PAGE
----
Elizabeth Warren and Bernie Sanders blow past Joe Biden in fundraising race
Presidential candidates Elizabeth Warren and Bernie Sanders greatly eclipsed former Vice President Joe Biden in fundraising over the past three months, placing progressive Democrats on strong footing in the crucial final stretch before primary voting begins.
Warren’s campaign reported to donors Friday morning that the Massachusetts senator raised $24.6 million from more than half a million donors in the fundraising quarter that ended Monday. The amount is just shy of the haul by her Senate colleague and fellow progressive Sanders, of Vermont, who earlier in the week reported raising $25.3 million.
“Our grassroots movement is in an incredible position,” Warren campaign manager Roger Lau said in an e-mail to supporters. He invited them to “close your eyes and picture Wall Street bankers scowling into their catered breakfast” upon hearing of Warren’s haul. Some 300,000 donors to Warren in the last quarter were giving to her for the first time.
The fundraising report answered an important question for Warren’s campaign — whether she would be able to match her rise in polls with the resources needed to sustain her campaign in key primary states.
By contrast, despite an aggressive fundraising schedule and, at least until recently, front-runner status, Biden’s numbers were anemic. The former vice president’s campaign says he raised $15.2 million.
The fundraising gap threatens to erode Biden’s argument that he is the most electable Democrat.
The ability of Warren and Sanders to raise huge amounts online further cements the power of small donors in modern presidential politics. The two senators have disavowed private fundraisers, collecting all of their money instead from modest givers who mostly donate online.
At Elizabeth Warren’s San Diego rally, Trump scandals don’t shake her from the formula that put her ahead in California polling.
Biden, by contrast, has been spending considerable time traveling to events with deep-pocketed donors — a traditional route to the nomination, but one that has limited his time on the campaign trail. Now he will enter the final stretch before voting begins in Iowa and New Hampshire with fewer resources and a steep hill to climb to catch his rivals on the left. Many of the big donors Biden is relying on heavily have already contributed the maximum allowed by federal law.
Biden will still have more than enough cash to run a robust campaign, however, and money is just one factor in a race that has lately become fluid and unpredictable.
One of the biggest questions at the moment hangs over Sanders, who had to cancel all his campaign events this week following emergency surgery. After experiencing chest pains, the 78-year-old senator checked into the hospital, where doctors inserted two stents into one of his arteries.
The Sanders campaign said he is fast recovering and will join his rivals at the Democratic debate Oct. 15 in Ohio. But the incident cast new doubts on him at a time when his support has stagnated or declined in most polls. The Vermont senator started the race in a solid second place behind Biden. He has lately been overtaken by Warren in several voter surveys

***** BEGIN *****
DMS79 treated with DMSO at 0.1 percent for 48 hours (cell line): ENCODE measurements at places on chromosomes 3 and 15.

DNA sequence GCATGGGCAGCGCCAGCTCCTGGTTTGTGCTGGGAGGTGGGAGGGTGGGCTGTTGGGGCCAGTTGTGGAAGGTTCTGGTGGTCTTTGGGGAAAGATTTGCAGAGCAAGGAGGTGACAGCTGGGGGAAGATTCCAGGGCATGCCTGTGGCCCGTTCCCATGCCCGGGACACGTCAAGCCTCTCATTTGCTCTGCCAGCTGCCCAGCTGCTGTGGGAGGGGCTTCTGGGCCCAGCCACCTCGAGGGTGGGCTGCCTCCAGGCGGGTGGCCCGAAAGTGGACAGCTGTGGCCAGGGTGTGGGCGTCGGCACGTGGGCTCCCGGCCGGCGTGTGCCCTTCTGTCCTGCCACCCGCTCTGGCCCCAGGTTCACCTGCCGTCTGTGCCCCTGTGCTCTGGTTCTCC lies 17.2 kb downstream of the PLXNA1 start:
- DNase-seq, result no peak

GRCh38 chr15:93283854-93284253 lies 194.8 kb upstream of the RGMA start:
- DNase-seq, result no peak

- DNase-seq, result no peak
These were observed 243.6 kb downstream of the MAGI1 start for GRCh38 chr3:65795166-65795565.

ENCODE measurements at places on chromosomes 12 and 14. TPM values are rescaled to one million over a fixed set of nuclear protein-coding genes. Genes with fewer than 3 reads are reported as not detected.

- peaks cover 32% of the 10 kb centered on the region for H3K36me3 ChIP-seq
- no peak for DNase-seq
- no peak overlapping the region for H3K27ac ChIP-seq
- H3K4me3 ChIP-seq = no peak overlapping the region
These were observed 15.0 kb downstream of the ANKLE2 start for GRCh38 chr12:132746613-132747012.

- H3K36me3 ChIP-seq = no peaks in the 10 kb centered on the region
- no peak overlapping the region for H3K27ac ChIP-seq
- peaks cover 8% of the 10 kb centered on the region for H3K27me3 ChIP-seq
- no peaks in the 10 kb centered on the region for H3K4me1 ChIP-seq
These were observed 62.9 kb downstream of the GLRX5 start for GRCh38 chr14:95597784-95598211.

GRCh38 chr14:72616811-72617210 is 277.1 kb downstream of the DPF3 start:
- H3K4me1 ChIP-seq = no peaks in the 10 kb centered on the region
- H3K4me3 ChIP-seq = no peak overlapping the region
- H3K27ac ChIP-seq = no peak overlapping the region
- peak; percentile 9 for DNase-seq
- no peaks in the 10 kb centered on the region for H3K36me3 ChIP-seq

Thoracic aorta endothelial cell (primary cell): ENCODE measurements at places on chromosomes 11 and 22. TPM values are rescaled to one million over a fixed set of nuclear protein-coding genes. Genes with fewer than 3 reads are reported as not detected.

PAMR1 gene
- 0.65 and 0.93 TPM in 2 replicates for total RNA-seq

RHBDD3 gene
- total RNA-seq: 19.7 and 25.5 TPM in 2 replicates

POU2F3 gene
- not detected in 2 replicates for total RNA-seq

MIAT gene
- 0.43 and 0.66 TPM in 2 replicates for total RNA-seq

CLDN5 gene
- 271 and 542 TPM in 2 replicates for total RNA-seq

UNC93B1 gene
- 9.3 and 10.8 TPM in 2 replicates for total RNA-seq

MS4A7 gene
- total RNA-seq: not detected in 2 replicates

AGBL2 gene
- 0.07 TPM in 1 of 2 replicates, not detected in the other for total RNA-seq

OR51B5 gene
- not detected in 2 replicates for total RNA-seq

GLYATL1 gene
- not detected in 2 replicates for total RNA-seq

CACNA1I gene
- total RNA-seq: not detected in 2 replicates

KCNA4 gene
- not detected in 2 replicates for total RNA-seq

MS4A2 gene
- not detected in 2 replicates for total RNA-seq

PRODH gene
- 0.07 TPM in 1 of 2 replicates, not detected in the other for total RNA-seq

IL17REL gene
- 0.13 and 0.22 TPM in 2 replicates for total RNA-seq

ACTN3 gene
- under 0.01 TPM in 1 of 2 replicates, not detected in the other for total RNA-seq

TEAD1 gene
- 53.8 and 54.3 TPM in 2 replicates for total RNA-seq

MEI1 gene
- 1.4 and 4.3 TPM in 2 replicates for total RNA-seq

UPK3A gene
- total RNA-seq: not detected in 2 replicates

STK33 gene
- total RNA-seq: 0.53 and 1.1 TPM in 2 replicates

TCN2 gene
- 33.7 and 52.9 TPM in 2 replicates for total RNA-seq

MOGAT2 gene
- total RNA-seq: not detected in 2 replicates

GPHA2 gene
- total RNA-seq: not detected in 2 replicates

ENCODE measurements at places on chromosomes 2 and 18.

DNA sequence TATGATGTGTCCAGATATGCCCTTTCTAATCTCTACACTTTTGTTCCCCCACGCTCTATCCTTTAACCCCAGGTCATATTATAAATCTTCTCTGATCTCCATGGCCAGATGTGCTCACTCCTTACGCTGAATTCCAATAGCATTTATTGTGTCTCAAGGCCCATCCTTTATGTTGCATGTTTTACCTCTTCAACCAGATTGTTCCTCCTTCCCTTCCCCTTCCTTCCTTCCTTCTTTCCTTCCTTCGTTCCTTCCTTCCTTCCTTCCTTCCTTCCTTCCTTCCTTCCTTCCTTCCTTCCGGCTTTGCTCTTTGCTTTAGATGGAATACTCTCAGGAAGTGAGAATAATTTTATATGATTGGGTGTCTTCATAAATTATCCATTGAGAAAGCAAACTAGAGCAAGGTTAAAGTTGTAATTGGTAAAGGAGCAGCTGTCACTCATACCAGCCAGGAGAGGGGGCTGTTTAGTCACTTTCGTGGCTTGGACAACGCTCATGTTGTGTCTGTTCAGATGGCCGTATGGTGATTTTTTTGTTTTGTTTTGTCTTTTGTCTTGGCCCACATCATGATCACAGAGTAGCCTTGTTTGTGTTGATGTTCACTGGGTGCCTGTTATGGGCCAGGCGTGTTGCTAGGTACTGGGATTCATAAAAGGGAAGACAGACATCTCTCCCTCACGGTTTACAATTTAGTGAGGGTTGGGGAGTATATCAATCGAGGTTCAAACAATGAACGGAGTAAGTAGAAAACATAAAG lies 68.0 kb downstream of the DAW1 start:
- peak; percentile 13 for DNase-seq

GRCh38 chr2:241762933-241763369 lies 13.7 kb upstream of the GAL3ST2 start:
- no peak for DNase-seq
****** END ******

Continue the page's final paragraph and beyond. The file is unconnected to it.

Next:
The launch of congressional impeachment proceedings against President Trump is also shaking the race. At the center of the inquiry is Trump’s effort to get foreign leaders to investigate the financial dealings of the Biden family.
The drama in Washington could help Biden’s prospects by reinforcing his argument that he is the candidate who most panics the president. Democratic voters could rally to support him in the face of Trump’s attacks.
But the proceedings are also focusing public attention on the business career of Biden’s son, Hunter, whose family name helped land him lucrative work with a Ukrainian gas company eager to be in the good graces of the Obama administration.
With all of this in the backdrop, Warren continues to build momentum. She has taken the lead in California, polls show, and has also moved to the fore in Iowa. Some polls show her picking off erstwhile Sanders supporters who perceive her to be more electable and also as bringing fresher ideas into the race.
Some voters who were initially drawn to Biden because he seemed to them the most likely to beat Trump are switching to Warren, whose performance on the campaign trail in recent months has been far more consistent than Biden’s.
There is no home-state advantage in a place too big and costly for political loyalty. Winning California requires winning elsewhere first.
The fundraising over the last several months also revealed that this remains a race several of the lower-tier candidates could still upend. South Bend, Ind., Mayor Pete Buttigieg outpaced Biden in the last quarter to raise $19.1 million. The mayor is well positioned to become the candidate of choice for centrists should Biden stumble.
Other candidates who have struggled to capture voter attention showed that they can not yet be counted out. California Sen. Kamala Harris raised $11.6 million, which has enabled her to expand staff in Iowa, where the senator is doubling down in the final stretch before the caucus there, hoping to turn around a campaign that has endured a difficult stretch. Entrepreneur Andrew Yang, who entered the race a virtual unknown, continues to generate enthusiasm with his outside-the-box campaign. He raised $10 million in the last quarter.
After his campaign announced that fundraising had trickled to the point where he was prepared to abandon the race, donors stepped up for Sen. Cory Booker of New Jersey, who netted $6 million in the last fundraising quarter.
Booker now says he is not going anywhere.
Get our Essential Politics newsletter
The latest news, analysis and insights from our politics teams from Sacramento to D.C.
You may occasionally receive promotional content from the Los Angeles Times.